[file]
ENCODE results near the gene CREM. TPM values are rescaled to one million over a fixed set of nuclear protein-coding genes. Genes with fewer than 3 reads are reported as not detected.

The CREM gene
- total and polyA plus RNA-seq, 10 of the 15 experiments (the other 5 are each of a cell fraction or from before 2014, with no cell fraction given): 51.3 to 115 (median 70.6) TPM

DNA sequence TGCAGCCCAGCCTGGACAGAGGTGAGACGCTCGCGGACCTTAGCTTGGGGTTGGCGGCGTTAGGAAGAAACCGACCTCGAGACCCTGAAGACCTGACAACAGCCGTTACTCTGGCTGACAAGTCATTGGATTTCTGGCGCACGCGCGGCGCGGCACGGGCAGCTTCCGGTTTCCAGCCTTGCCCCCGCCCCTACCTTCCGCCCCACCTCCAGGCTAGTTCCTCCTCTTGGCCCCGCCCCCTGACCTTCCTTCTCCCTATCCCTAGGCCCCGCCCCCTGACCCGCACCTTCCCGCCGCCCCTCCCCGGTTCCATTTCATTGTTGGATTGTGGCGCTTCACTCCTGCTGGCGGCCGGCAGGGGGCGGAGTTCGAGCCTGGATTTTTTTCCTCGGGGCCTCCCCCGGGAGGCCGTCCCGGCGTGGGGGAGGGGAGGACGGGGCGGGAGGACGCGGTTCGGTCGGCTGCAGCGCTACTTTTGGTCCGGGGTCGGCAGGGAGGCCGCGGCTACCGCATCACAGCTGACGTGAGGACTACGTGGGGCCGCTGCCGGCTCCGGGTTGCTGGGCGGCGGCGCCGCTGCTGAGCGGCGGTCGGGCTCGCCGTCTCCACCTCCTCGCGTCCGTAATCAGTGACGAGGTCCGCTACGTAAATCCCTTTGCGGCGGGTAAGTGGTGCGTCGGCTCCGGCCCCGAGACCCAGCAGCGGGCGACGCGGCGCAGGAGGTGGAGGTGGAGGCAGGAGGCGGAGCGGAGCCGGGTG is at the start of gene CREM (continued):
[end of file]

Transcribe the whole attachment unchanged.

ENCODE results near the gene CREM. TPM values are rescaled to one million over a fixed set of nuclear protein-coding genes. Genes with fewer than 3 reads are reported as not detected.

The CREM gene
- total and polyA plus RNA-seq, 10 of the 15 experiments (the other 5 are each of a cell fraction or from before 2014, with no cell fraction given): 51.3 to 115 (median 70.6) TPM

DNA sequence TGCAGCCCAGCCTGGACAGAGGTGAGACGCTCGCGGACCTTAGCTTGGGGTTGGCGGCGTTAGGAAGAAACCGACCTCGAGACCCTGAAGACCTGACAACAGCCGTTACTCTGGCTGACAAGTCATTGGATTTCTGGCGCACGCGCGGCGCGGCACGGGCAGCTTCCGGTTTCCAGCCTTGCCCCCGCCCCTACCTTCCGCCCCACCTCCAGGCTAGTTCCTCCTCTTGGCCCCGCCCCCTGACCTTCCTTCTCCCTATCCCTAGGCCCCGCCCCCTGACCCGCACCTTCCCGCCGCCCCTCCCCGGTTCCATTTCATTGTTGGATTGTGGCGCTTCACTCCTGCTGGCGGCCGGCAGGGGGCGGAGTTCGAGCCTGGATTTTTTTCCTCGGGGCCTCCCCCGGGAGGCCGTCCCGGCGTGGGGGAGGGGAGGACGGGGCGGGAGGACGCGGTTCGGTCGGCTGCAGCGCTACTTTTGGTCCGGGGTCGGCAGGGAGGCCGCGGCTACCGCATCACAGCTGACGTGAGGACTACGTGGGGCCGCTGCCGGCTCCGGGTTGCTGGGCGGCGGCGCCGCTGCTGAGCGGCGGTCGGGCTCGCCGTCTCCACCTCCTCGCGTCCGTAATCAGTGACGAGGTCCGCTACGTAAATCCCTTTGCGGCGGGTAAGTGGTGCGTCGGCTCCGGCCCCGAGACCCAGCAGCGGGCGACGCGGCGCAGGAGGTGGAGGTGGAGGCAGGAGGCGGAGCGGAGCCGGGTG is at the start of gene CREM (continued):